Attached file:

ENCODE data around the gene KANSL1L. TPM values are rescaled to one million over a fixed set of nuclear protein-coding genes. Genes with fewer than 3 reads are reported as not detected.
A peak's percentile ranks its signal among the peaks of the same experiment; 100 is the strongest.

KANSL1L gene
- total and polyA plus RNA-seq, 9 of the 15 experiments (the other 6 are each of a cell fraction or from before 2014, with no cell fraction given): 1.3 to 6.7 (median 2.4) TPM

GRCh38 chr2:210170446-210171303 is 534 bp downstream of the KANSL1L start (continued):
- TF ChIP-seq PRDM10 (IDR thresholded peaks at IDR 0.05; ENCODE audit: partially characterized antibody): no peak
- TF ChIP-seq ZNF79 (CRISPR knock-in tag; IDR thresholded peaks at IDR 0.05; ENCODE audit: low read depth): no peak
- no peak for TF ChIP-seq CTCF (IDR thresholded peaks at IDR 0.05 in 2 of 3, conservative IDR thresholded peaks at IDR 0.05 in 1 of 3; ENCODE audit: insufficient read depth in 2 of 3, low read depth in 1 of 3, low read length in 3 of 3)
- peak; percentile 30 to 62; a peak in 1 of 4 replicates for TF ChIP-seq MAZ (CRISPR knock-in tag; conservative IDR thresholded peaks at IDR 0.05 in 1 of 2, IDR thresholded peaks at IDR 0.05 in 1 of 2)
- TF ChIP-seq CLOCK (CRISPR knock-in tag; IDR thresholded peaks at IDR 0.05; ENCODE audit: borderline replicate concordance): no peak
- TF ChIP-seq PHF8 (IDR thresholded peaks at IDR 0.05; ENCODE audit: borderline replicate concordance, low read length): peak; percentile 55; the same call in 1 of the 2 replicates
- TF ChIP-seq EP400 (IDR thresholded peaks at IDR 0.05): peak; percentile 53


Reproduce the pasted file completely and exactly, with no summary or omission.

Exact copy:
ENCODE data around the gene KANSL1L. TPM values are rescaled to one million over a fixed set of nuclear protein-coding genes. Genes with fewer than 3 reads are reported as not detected.
A peak's percentile ranks its signal among the peaks of the same experiment; 100 is the strongest.

KANSL1L gene
- total and polyA plus RNA-seq, 9 of the 15 experiments (the other 6 are each of a cell fraction or from before 2014, with no cell fraction given): 1.3 to 6.7 (median 2.4) TPM

GRCh38 chr2:210170446-210171303 is 534 bp downstream of the KANSL1L start (continued):
- TF ChIP-seq PRDM10 (IDR thresholded peaks at IDR 0.05; ENCODE audit: partially characterized antibody): no peak
- TF ChIP-seq ZNF79 (CRISPR knock-in tag; IDR thresholded peaks at IDR 0.05; ENCODE audit: low read depth): no peak
- no peak for TF ChIP-seq CTCF (IDR thresholded peaks at IDR 0.05 in 2 of 3, conservative IDR thresholded peaks at IDR 0.05 in 1 of 3; ENCODE audit: insufficient read depth in 2 of 3, low read depth in 1 of 3, low read length in 3 of 3)
- peak; percentile 30 to 62; a peak in 1 of 4 replicates for TF ChIP-seq MAZ (CRISPR knock-in tag; conservative IDR thresholded peaks at IDR 0.05 in 1 of 2, IDR thresholded peaks at IDR 0.05 in 1 of 2)
- TF ChIP-seq CLOCK (CRISPR knock-in tag; IDR thresholded peaks at IDR 0.05; ENCODE audit: borderline replicate concordance): no peak
- TF ChIP-seq PHF8 (IDR thresholded peaks at IDR 0.05; ENCODE audit: borderline replicate concordance, low read length): peak; percentile 55; the same call in 1 of the 2 replicates
- TF ChIP-seq EP400 (IDR thresholded peaks at IDR 0.05): peak; percentile 53